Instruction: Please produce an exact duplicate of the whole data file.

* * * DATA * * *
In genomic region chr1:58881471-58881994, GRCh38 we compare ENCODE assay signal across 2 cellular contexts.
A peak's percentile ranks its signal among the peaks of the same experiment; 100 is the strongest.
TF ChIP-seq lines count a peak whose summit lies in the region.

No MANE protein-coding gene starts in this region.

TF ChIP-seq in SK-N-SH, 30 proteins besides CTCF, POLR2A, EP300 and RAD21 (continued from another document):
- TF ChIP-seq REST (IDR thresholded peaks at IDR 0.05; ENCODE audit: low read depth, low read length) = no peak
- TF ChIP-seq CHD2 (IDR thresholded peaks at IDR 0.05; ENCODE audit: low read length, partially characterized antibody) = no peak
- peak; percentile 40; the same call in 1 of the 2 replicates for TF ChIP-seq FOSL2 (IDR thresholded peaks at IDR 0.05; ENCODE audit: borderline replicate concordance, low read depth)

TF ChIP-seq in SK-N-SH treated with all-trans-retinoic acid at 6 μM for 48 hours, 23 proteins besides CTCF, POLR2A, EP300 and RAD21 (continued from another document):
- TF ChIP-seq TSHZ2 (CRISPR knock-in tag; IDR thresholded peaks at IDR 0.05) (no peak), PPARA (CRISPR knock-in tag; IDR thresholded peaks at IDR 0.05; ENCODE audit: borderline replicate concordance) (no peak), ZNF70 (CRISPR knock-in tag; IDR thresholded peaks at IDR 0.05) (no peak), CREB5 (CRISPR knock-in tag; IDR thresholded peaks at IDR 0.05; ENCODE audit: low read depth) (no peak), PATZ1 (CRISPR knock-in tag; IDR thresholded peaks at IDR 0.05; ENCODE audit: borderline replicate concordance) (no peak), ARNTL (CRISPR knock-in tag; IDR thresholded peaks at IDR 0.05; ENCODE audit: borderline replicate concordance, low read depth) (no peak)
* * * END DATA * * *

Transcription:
In genomic region chr1:58881471-58881994, GRCh38 we compare ENCODE assay signal across 2 cellular contexts.
A peak's percentile ranks its signal among the peaks of the same experiment; 100 is the strongest.
TF ChIP-seq lines count a peak whose summit lies in the region.

No MANE protein-coding gene starts in this region.

TF ChIP-seq in SK-N-SH, 30 proteins besides CTCF, POLR2A, EP300 and RAD21 (continued from another document):
- TF ChIP-seq REST (IDR thresholded peaks at IDR 0.05; ENCODE audit: low read depth, low read length) = no peak
- TF ChIP-seq CHD2 (IDR thresholded peaks at IDR 0.05; ENCODE audit: low read length, partially characterized antibody) = no peak
- peak; percentile 40; the same call in 1 of the 2 replicates for TF ChIP-seq FOSL2 (IDR thresholded peaks at IDR 0.05; ENCODE audit: borderline replicate concordance, low read depth)

TF ChIP-seq in SK-N-SH treated with all-trans-retinoic acid at 6 μM for 48 hours, 23 proteins besides CTCF, POLR2A, EP300 and RAD21 (continued from another document):
- TF ChIP-seq TSHZ2 (CRISPR knock-in tag; IDR thresholded peaks at IDR 0.05) (no peak), PPARA (CRISPR knock-in tag; IDR thresholded peaks at IDR 0.05; ENCODE audit: borderline replicate concordance) (no peak), ZNF70 (CRISPR knock-in tag; IDR thresholded peaks at IDR 0.05) (no peak), CREB5 (CRISPR knock-in tag; IDR thresholded peaks at IDR 0.05; ENCODE audit: low read depth) (no peak), PATZ1 (CRISPR knock-in tag; IDR thresholded peaks at IDR 0.05; ENCODE audit: borderline replicate concordance) (no peak), ARNTL (CRISPR knock-in tag; IDR thresholded peaks at IDR 0.05; ENCODE audit: borderline replicate concordance, low read depth) (no peak)